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— Malaysia's 1st Perfume Subscription Blog 

Ever wondered how perfumes are made? 

What goes into making a bottle of perfume?

It turns out that there is a deeper & delicate science behind each bottle.

From idea to bottle, the whole process can even take up to a few years to come to fruition.

Every bottle has a very unique inspiration - and translating this into a physical perfume creation is not an easy feat. 

1. A Brief History of Perfume

The first perfumes ever made are usually credited to the Mesopotamians and Ancient Egyptians.

Tapputi, was the world’s first recorded perfumer, from the 2nd Millennium BC in Mesopotamia.

Many novel techniques still in use today such as distillation, enfleurage and scent extraction were invented by her.

2. What did ancient perfumes look like?

Photo by The Perfume Society

Unlike modern perfumes, which are alcohol based, ancient perfumes were mostly made with oils or resins.

Ancient Egyptians often burnt essential oils to celebrate prayers and religious ceremonies.

As perfume ingredients became more accessible, perfumes were used for hygiene purposes as well as for religious purposes.

The Greeks and the Romans then adopted the process of making perfumes from the Egyptians and continued their legacy

3. Common Perfume Making Methods

Here are some of the ways modern perfumes are produced

a) Solvent extraction

This method involves putting plants into large drums. The plants are then covered with petroleum ether.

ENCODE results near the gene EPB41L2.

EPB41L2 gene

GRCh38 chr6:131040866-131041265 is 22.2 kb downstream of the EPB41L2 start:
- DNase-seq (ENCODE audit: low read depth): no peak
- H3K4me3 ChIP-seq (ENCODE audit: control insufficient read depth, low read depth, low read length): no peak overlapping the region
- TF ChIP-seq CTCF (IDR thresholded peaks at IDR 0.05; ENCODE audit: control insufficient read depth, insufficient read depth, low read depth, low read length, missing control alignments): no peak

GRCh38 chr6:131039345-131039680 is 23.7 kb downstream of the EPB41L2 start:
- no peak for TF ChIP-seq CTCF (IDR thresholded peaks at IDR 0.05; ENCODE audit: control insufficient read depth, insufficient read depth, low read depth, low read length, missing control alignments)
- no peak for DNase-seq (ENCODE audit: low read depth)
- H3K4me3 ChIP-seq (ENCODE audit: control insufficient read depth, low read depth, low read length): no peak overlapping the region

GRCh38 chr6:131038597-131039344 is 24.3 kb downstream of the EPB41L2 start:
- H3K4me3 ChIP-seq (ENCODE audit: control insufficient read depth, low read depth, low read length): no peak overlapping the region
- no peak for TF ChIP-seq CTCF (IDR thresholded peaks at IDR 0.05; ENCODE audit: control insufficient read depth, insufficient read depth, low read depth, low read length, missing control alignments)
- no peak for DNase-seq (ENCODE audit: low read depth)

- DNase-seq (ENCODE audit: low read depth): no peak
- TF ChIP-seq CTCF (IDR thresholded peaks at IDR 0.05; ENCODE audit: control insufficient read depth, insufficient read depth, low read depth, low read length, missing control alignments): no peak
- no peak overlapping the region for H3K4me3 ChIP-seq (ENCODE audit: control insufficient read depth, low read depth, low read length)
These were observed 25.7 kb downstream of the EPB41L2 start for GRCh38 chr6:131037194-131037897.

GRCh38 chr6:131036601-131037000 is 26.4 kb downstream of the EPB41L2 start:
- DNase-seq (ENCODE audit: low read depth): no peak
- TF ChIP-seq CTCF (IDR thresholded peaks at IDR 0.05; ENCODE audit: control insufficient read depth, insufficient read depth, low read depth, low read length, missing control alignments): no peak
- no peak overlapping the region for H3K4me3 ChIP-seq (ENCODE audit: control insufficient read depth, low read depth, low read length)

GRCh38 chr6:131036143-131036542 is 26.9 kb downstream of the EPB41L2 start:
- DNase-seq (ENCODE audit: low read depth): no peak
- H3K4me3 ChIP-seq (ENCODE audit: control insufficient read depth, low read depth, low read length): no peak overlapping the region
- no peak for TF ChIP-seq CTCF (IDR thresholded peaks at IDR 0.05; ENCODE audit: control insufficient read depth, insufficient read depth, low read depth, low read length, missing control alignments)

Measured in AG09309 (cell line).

The organic plant parts dissolve leaving behind the essential oils.

This substance is then placed in alcohol. The oils will dissolve in the alcohol.

Once the alcohol is burnt away, what's left is a concentrated perfume oil.

b) Distillation

Photo by Mediametic

The perfume ingredients are placed in a still. Hot water is boiled and the steam passes through the ingredients.

The steam is then cooled until it condenses into a liquid.

c) Enfleurage and macreation

In this process, large sheets are coated with grease or fats.

The flowers or other ingredients are spread across the grease.

The flowers are then moved around by hand until the grease absorbs the fragrance.The grease and fats are then dissolved in alcohol to obtain the concentrated perfume oil.

Photo by Shay & Blue

4. Blending the ingredients

Once the essential oils are obtained, it's just a matter of blending the perfumes.

Alcohol or water are usually used as solvents. The ratio of alcohol to essential oil determines the strength of perfume.

For example, Eau de Parfum has a lower concentration of alcohol while Eau de Cologne has a higher concentration.

Photo by Mix Max Deals 

After that the perfume is ready to be bottled, sold and sprayed across the arm of a happy customer.

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